Coca-Cola has first focused on the human rights risks in the supply chains of five of their biggest sugar-sourcing countries by commissioning child/forced labor studies in the markets. Furthermore, as at 2015, 98% of company-owned facilities comply with their Human Rights Policy while 90% of bottling partners and 98% of direct suppliers comply with their Supplier Guiding Principles. This Human Rights Policy is widely disseminated, complete with a manager’s guide and an app. In addition, a system has been implemented to flag potential overtime so that it can be minimized, and additional staff have been hired. The company has also been involved in the discussions and advocacy worldwide about human rights. So far, Coca-Cola has achieved a perfect score on the Corporate Equality Index. In addition, their workplace incident rate has dropped from 4.1% in 2010 to 1.7% in 2017.
Coca-Cola reported a 59% recovery rate of their bottles and cans from their developed markets (on track with their goal of 75% by 2020), and a 59% recovery rate of equivalent bottles and cans globally (exceeding their goal of 50%). In 2015 alone, they distributed 8.7 billion PlantBottles, the plastic bottle made out of 30% renewable materials made from plants, in 40 countries. To date, the PlantBottle packaging has prevented 365,000 metric tonnes of CO2 emissions. PlantBottle now accounts for 8% of global packaging and 29% of North American packaging. In addition, 2015 saw the launch of a 100% PlantBottle prototype, the first 100% renewable PET bottle! The company also experiments with ‘lightweighting’ to improve on their packaging designs.
Coca-Cola outlined their involvement in global climate conversations, from the Paris Agreement to the American Business Act on Climate Pledge. They reported that they have reduced CO2 embedded in a ‘drink in your hand’ by 13% and increased manufacturing’s energy efficiency by 2%. However, total emissions increased by 1% compared to 2014, and by 16% from 2004, undoubtedly impeding their progress with their carbon footprint goal. They do make the good point that many of their activities around sustainable packaging and water have positive impacts on climate protection.
In 2015, the company procured about 95% of their globally sourced coffee and tea from sustainable sources (thus meeting the company’s sustainable sourcing guidelines) and they have contracted to source about 1 million tonnes of sustainable sugar in 2016 (which will get them to up to 20% sustainable sourcing, against their 100% 2020 goal). They are also partnering with several organizations in China and India to promote sustainable agricultural practices.
Giving Back to Communities
The Coca-Cola Foundation and Company awarded a combined $115 million (1.2% of operating income) in 2015 as grants to about 300 organizations in 70 countries. 90% of these grants were focused on projects covering the company’s core material issues of water (21%), women (4%) and well-being (65%). Disaster relief/humanitarian and in-kind took 10%. The percentage contributions have stayed relatively the same in the past three years (although women issues were not being funded in 2013 so I’m glad to see progress here despite the relatively insignificant spending on the issue).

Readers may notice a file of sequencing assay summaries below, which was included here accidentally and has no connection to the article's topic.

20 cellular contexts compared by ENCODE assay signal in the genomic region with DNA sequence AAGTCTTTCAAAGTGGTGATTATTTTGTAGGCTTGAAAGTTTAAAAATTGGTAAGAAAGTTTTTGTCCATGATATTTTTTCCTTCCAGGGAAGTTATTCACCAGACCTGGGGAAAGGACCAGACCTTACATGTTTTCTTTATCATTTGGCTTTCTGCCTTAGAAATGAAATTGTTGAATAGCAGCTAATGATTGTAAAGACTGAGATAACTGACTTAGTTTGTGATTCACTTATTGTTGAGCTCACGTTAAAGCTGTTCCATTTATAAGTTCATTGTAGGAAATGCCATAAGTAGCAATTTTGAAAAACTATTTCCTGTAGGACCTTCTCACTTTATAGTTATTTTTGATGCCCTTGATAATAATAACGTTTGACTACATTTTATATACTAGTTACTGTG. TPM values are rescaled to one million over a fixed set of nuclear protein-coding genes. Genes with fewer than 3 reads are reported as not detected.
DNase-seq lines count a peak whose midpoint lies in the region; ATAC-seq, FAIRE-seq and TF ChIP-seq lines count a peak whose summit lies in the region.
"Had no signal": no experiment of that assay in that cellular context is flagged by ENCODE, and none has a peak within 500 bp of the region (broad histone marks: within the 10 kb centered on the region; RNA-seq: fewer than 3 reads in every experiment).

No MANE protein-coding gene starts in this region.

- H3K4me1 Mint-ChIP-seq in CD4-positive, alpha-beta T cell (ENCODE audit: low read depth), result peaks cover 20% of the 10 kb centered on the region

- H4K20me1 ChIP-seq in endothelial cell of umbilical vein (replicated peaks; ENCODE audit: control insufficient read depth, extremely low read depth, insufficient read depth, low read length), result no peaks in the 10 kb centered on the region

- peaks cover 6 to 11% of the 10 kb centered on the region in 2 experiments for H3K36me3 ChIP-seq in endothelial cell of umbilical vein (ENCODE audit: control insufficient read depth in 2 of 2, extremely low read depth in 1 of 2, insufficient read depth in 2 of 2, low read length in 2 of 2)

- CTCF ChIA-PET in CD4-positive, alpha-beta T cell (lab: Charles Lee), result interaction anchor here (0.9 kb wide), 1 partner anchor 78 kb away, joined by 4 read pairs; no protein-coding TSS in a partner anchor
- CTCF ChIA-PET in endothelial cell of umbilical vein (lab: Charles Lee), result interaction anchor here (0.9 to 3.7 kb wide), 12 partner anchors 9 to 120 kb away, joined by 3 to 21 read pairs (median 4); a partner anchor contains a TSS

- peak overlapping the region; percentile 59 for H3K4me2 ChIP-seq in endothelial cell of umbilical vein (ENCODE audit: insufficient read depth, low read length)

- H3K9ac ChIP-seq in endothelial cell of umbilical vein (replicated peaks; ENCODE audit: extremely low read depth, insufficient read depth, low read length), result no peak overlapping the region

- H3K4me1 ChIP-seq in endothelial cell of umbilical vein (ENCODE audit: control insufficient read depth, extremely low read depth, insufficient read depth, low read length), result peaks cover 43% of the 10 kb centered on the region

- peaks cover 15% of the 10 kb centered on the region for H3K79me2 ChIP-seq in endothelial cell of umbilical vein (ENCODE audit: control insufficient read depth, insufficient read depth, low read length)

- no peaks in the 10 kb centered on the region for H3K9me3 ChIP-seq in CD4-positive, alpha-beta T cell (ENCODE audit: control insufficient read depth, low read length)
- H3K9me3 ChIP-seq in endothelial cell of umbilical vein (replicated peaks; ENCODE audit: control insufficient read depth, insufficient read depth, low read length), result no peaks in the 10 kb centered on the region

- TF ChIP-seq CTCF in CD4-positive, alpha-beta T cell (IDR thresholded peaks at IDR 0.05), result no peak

Coca-Cola also reports in summary (details are also available on their interactive site) how their CSR and sustainability initiatives around the world are aligned with the SDGs. It is however evident that more detailed mapping needs to be done given that only 17 projects were mapped. Given the many more projects being carried out around the world, I would have liked to see a more comprehensive linking of activities to SDGs.
Also, despite my impression with the interactive PDF, I felt some data which we have to jump between links to look for, should have been included in the summary. For example, the data about total emissions under Climate issue, workplace incidents under Human Rights issue, key financing under Well-Being issue, etc.). I also got the sense that many more information was lost in terms of the regions and many other projects that were not reported. It was thus easy to feel that Coca-Cola may only be putting their best performing regions forward and completely disregarding any activities that were sub-par, and as such skewing the balance of the report.
I would also have liked to see a lot more focus and disclosures about the obesity concerns and category perceptions touched on in the report as this scored highest in the materiality assessment. Product safety and ingredients, which also scored high in their assessment, was also sorely missing. Arguably this could have been included under well-being, but disclosure on it was sub-par. This is a shame given the significant reputational risks these two issues bring to Coca-Cola.
Furthermore, the storytelling which Coca-Cola presented was compelling and easy to read, but this could also leave you unsure if you want to find cold hard data fast. The use of more tables rather than prose might make this easier.
Verdict: Coca-Cola is ‘Doing Okay’. They have had two major breakthroughs in their water replenishment and their PlantBottle packaging. But their ambiguous message about their well-being issue is a critical challenge they still need to address.